Thirdly, there will be adverse effects on agricultural production and natural ecosystems in landscapes at low elevations above sea level. Coastal areas exposed to the future rising sea level will be subject to an increased risk of inundation from high tides and storm surges, and from increased subsoil seawater intrusion. Such areas include the world's river deltas, especially the Asian mega deltas of the Ganges-Brahmaputra in Bangladesh and West Bengal (Bates et al., 2008). Nicholls (1995) predicts that an increase of 1 m will inundate over 17% of Bangladesh. Clearly, sea level rise will have major implications for the severity of salinity, waterlogging and inundation, future land use and the development of more tolerant crops for the region.

However, not all the effects of climate change on salinity, waterlogging and inundation will be negative. In semi-arid environments there may be decreases in dryland salinity associated with a decline in depth to water table. In the south-west of Australia, dryland salinity is caused by the replacement of native vegetation with annual crops and pastures; this has resulted in a general rise in water table over the last 150 years, and about 2.32 million ha have been regarded as being at risk from dryland salinity (Sparks et al., 2006). However, since 2000 the region has experienced a decline in winter rainfall of about 20% (Bureau of Meteorology, 2009), which has caused an increase in depth to water table, decreasing the area at risk of salinity, particularly in the northern (drier) areas of the wheatbelt (George et al., 2008).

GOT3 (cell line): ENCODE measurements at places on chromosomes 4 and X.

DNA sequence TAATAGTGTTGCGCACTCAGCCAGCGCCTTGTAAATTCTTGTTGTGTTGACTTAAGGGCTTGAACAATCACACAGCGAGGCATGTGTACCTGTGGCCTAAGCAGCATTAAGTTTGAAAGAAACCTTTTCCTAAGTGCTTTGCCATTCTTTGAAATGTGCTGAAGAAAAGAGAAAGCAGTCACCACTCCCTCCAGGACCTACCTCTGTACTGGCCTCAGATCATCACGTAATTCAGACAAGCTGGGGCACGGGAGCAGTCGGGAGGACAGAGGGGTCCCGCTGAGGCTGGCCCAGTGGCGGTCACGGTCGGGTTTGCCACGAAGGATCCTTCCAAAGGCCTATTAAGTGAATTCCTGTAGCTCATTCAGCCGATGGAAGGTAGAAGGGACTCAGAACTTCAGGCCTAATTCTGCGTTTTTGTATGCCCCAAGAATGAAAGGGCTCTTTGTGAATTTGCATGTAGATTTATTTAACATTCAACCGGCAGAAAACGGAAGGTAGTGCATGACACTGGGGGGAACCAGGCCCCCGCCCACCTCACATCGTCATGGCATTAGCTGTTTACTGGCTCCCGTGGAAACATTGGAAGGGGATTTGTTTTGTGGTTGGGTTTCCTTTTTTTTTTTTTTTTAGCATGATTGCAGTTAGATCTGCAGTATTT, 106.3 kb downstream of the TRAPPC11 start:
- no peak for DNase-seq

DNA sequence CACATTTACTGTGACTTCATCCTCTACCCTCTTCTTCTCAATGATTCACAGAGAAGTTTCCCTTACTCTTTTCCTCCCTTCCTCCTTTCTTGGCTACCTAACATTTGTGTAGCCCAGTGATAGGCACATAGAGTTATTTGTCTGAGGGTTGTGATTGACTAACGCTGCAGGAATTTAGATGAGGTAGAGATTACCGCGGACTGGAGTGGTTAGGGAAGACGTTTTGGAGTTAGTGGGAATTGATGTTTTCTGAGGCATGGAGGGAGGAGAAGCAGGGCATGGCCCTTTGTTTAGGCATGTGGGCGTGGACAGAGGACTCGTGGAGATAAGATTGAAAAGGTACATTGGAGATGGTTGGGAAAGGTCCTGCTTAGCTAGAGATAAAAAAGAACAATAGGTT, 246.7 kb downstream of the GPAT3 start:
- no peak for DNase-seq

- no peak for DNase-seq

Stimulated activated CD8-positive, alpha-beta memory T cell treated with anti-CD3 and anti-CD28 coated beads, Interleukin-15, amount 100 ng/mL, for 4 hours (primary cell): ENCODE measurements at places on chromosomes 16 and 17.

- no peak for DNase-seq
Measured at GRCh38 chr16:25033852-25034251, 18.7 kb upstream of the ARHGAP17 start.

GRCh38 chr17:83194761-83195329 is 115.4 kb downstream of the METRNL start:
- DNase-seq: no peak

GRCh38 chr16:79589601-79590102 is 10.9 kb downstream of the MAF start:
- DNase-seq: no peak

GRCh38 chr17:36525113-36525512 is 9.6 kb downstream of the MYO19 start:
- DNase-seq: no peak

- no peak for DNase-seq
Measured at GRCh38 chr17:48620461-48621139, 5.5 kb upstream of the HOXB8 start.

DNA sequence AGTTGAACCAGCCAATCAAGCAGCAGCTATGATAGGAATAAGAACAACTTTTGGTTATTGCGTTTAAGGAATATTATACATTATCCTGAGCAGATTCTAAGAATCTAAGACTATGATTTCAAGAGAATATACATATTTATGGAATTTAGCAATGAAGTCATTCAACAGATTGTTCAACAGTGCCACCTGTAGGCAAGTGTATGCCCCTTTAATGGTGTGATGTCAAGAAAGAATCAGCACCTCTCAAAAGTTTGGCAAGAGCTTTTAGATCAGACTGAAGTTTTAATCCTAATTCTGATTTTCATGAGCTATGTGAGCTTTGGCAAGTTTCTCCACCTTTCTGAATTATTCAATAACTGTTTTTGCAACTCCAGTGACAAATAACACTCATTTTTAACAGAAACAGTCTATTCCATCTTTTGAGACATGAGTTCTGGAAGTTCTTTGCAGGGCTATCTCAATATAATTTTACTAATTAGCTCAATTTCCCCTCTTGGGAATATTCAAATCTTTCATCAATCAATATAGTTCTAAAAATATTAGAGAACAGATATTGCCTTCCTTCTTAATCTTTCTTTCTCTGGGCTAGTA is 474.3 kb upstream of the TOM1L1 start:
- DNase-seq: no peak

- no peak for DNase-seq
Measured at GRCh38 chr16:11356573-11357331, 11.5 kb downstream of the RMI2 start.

This chapter has three main sections. First, we examine the effects that salinity, waterlogging, inundation and their interactions have on crop plants and the traits that plants need to withstand these effects. Secondly, we consider three different approaches for the selection of plants for affected landscapes: (i) selection within crop species; (ii) the development of hybrids between adapted wild species and crop plants; and (iii) the domestication of halo-phytes. Finally, we conclude with some thoughts about priorities for future research.